Using C++ on Xcode getting HEX values

Discussion in 'Mac Programming' started by Marioqwe, Apr 7, 2012.

  1. macrumors newbie

    Joined:
    Apr 7, 2012
    #1
    Hello,

    Earlier today I tried to compile a simple program but I started getting HEX values for a number of things. For example, when I try to get a blank space, I get the following " 0x7fff7e71af78" with the space in front. When I try to get the number 16, I get "160x7fff7e71af78."

    I'd really appreciate if somebody lets me know how to fix it.
     
  2. macrumors 68040

    lee1210

    Joined:
    Jan 10, 2005
    Location:
    Dallas, TX
    #2
    You'll need to be more specific than "for a lot of things". Is this appearing in output generated with cout? Can you show some compliance sample code? Generally you get hex values when you ask for them or when you inadvertently display a pointer.

    -Lee
     
  3. thread starter macrumors newbie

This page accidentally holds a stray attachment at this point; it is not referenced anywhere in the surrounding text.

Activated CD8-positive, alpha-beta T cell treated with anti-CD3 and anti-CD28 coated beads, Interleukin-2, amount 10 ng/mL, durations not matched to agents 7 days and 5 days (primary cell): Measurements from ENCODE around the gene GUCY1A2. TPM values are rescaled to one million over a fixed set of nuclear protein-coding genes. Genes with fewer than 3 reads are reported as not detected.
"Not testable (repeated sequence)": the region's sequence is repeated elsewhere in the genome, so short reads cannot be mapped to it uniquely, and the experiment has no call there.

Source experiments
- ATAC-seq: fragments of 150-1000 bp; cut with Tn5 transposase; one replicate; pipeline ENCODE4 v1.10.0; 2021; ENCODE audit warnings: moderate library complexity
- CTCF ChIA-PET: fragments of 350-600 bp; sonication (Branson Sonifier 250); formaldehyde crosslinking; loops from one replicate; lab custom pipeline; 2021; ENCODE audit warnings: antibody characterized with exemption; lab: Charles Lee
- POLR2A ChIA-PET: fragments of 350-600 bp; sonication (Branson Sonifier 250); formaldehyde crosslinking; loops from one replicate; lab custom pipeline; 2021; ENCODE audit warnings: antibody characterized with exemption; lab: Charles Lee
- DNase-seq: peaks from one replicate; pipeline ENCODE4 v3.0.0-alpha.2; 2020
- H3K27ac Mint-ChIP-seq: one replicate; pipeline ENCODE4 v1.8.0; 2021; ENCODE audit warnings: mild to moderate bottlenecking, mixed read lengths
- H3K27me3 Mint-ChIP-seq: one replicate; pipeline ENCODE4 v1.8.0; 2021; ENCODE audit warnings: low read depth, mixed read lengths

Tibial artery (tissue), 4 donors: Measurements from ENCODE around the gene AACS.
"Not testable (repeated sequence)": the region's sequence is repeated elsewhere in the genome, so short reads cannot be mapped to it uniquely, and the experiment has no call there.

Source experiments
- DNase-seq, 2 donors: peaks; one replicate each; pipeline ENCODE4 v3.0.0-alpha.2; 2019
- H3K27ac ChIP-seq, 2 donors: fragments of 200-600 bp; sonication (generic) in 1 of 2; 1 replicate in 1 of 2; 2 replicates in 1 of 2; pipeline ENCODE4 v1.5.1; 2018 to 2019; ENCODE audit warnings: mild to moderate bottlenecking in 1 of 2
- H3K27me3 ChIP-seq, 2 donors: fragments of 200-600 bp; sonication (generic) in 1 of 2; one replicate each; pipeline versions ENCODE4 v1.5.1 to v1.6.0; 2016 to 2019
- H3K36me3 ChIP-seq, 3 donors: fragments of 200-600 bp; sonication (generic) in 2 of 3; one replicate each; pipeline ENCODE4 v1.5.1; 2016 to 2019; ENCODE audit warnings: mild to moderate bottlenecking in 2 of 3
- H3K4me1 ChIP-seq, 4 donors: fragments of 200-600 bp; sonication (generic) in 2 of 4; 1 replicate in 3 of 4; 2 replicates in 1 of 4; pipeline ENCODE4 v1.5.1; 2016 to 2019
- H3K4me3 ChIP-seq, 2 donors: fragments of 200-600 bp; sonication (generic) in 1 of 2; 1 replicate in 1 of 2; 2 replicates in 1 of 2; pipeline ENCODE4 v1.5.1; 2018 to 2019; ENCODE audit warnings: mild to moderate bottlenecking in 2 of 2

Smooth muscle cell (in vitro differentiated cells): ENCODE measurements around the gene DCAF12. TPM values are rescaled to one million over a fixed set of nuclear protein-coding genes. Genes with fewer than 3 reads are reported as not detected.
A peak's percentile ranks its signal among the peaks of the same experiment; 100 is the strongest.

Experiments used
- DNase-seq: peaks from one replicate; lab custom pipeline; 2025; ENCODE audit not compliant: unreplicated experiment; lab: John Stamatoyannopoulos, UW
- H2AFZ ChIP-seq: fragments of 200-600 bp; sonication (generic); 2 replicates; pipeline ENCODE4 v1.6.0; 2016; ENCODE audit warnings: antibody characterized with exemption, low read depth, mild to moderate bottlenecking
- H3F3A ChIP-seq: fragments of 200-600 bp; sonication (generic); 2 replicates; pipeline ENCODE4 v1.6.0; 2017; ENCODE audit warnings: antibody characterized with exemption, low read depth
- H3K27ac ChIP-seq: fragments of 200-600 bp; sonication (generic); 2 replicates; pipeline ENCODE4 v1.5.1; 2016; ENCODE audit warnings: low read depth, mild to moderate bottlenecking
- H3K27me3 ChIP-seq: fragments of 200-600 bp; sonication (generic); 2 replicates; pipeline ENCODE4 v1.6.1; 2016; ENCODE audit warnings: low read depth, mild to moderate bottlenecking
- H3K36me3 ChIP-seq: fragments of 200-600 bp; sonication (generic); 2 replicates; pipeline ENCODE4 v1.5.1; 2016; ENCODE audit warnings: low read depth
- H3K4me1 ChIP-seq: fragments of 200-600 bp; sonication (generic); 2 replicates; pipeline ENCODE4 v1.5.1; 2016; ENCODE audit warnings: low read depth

Joined:
    Apr 7, 2012
    #3
    Thanks for replying.
    I have tried these two things,

    Code:
    int main(int argc, char *argv[]) {
    std::cout<<16<<std::endl;
    return 0;
    }
    
    Code:
    160x7fff7e71af78
    Code:
    int main(int argc, char *argv[]) {
    std::cout<<"HOLA   "<<std::cout;
    return 0;
    }
    
    Code:
    HOLA   0x7fff7e71af78
     
  4. macrumors 603

    Joined:
    Aug 9, 2009
    #4
    I've hilited some important differences in red.

    Personally, I don't believe the first output was actually produced by the first posted code. The address printed for the first output is identical to that printed for the second output. Instead, I suspect the posted first output was produced by something more like the second posted code.
     
  5. macrumors 68040

    lee1210

    Joined:
    Jan 10, 2005
    Location:
    Dallas, TX
    #5
    Just to pile on, being that the addresses are the same in both examples it seems that this is a pointer to the same object, so you likely had std::cout as the last operand to << in both cases. You may have miscopied the code, failed to recompile at some point in your tests, etc. the moral here is that passing the object std::cout to its own << operator appears to print its address.

    Basically, what changed is you started using the wrong operand. std::endl should be fine.

    -Lee
     
  6. thread starter macrumors newbie

    Joined:
    Apr 7, 2012

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